Simeon ben Jochai
David and Solomon were most initiated into
the Kabbalah. No one, however, dared to write it down, till Simon ben Jochai,
who lived at the time of the destruction of' the second Temple. Having
been condemned to death by Titus, Rabbi Simon managed to escape with his
son and concealed himself in a cavern where he remained for twelve years.
Here, in this subterranean abode, he occupied himself entirely with the
contemplation of the sublime Kabbalah, and was constantly visited by the
Prophet. Elias, who disclosed to him some of its secrets which were still
concealed from the theosophical Rabbi. Here, too, his disciples resorted
to be initiated by their master into these divine mysteries; and here,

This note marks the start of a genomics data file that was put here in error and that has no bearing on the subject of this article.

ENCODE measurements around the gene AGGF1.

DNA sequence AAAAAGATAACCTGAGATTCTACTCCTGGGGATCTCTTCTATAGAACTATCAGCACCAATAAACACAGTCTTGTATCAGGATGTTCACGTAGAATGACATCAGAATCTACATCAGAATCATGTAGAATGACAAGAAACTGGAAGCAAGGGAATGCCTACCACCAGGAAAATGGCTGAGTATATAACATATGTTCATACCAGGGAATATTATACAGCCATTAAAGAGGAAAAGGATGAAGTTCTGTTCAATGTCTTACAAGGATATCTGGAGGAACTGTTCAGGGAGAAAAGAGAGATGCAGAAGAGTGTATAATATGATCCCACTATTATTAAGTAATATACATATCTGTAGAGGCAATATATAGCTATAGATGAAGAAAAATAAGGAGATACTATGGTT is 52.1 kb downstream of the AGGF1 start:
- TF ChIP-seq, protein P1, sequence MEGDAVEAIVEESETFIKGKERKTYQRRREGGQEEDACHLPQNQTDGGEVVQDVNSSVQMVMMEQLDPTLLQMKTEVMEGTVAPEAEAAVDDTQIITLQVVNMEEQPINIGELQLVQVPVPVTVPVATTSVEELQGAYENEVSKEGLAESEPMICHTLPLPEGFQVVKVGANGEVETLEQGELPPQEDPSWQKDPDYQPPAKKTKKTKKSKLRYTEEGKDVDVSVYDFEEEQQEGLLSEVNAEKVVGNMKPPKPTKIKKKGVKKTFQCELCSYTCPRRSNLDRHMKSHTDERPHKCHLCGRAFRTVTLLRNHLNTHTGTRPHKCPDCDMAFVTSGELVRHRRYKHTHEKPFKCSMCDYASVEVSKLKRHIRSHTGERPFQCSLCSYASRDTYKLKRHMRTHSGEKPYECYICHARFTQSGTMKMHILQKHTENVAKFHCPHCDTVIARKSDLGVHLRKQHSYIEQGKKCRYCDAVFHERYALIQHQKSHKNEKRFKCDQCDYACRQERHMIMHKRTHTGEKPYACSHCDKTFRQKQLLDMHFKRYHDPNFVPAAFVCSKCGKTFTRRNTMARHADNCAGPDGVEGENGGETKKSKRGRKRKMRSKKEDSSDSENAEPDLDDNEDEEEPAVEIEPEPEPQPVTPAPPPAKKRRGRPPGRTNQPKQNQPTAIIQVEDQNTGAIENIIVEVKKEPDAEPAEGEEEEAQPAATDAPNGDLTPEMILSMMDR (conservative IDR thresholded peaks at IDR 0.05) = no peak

Simon ben Jochai expired with this heavenly doctrine in his mouth, whilst
discoursing on it to his disciples.
Scarcely had his spirit departed, when a dazzling
light filled the cavern, so that no one could look at the Rabbi; whilst
a burning fire appeared outside, forming as it were a sentinel at the entrance
of the cave, and denying admittance to the neighbours. It was not till
the light inside, and the fire outside, had disappeared, that the disciples
perceived that the lamp of Israel was extinguished.
As they were preparing for his obsequies, a
voice was heard from heaven, saying, "Come ye to the marriage of Simon
b. Jochai, he is entering into peace, and shall rest in his chamber" A
flame preceded the coffin, which seemed enveloped by, and burning like
fire. And when the remains were deposited in the tomb, another voice was
heard from heaven, saying, "This is he who caused the earth to quake, and
the kingdoms to shake!"' His son, R. Eliezer, and his secretary, R. Abba,
as well as his disciples, then collated R. Simon b. Jochai's treatises,
and out of these composed the celebrated work called Sohar . . i.e., Splendour;
which is the grand storehouse of Kabbalism. (Appendix. The Kabbalah: Doctrines,
Developments and Literature. pp.181-183.) kabbalah.htm.